What Are Anxiety Disorders?
Anxiety disorder is generally defined as a chronic condition that causes an excessive, persistent sense of apprehension along with physical symptoms of sweating, palpitations and stressful feelings. However, anxiety disorders are not all alike, and the National Institutes of Mental Health has described five major types of anxiety disorder. Each type is based on the specific effects of anxiety that someone experiences:
- Generalized Anxiety Disorder (GAD)
- Obsessive-Compulsive Disorder (OCD)
- Panic Disorder
- Post-Traumatic Stress Disorder (PTSD)
- Social Phobia (also known as Social Anxiety Disorder)
Each category can be further classified based on the signs and symptoms that someone experiences. There is also a sixth category that involves specific phobias, such as a fear of heights or needles.
Causes of Anxiety Disorder
A large amount of evidence shows that anxiety disorders are caused by a combination of biological and environmental factors. Environmental factors include psychological vulnerabilities, such as beliefs, patterns of thought and how we “choose” to respond to stressful situations.
The role of biology in anxiety is incredibly complex, and there is much that is not yet understood. However, it is clear that biological factors (including a person’s genetics and physiology) are major contributors to the development of anxiety disorders.
In recent years, a number of studies have looked at gene expression levels in people with generalized anxiety disorders. Neuroimaging studies have looked to evaluate how the brain responds to stressful events in people with an anxiety disorder. Most of these studies have found significant differences between people with an anxiety disorder and people without one.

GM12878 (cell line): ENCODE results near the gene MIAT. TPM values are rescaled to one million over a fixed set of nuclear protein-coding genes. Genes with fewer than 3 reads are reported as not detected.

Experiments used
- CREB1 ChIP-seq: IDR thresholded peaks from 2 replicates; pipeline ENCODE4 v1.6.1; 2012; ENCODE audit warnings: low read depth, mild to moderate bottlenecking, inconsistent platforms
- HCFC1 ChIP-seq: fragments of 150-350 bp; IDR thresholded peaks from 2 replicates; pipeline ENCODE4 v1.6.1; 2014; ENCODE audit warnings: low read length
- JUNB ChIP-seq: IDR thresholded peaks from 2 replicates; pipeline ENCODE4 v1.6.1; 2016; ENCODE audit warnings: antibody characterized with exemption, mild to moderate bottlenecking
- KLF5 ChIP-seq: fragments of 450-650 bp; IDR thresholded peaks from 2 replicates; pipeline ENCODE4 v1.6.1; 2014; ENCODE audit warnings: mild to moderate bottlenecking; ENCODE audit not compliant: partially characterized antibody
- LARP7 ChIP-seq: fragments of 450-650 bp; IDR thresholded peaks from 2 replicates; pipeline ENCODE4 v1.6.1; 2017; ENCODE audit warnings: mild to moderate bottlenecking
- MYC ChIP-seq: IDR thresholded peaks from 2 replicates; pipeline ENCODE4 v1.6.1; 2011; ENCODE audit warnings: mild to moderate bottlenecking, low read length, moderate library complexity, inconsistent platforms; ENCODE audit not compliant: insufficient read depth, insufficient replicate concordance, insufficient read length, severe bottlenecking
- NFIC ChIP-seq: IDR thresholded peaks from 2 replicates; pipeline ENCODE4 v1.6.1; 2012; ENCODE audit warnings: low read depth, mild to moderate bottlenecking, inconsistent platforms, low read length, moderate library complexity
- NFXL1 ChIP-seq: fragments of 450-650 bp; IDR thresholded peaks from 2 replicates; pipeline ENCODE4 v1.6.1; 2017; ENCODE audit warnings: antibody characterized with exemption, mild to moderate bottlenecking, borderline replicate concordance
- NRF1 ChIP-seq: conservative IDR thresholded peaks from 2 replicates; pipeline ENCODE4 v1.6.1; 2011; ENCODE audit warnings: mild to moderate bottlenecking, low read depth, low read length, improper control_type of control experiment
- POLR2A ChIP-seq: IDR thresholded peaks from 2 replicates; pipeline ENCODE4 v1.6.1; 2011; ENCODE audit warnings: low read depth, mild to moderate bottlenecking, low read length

Researchers are also studying the effects of genetic and environmental factors in twins. A recent twin study found that anxiety is influenced by genetics but that environmental factors also make a significant contribution. In other words, even if someone inherits genes that increase the risk of developing an anxiety disorder, they may never actually develop one.
One theory about environmental factors involves how young people respond to stress. Because the brain develops during adolescence, the brain of a child may develop differently due to trauma. Some neuroimaging studies have supported this hypothesis. In one neuroimaging study, people with panic disorder were found to have larger amygdalas (the part of the brain that responds to stress and fear) than other people.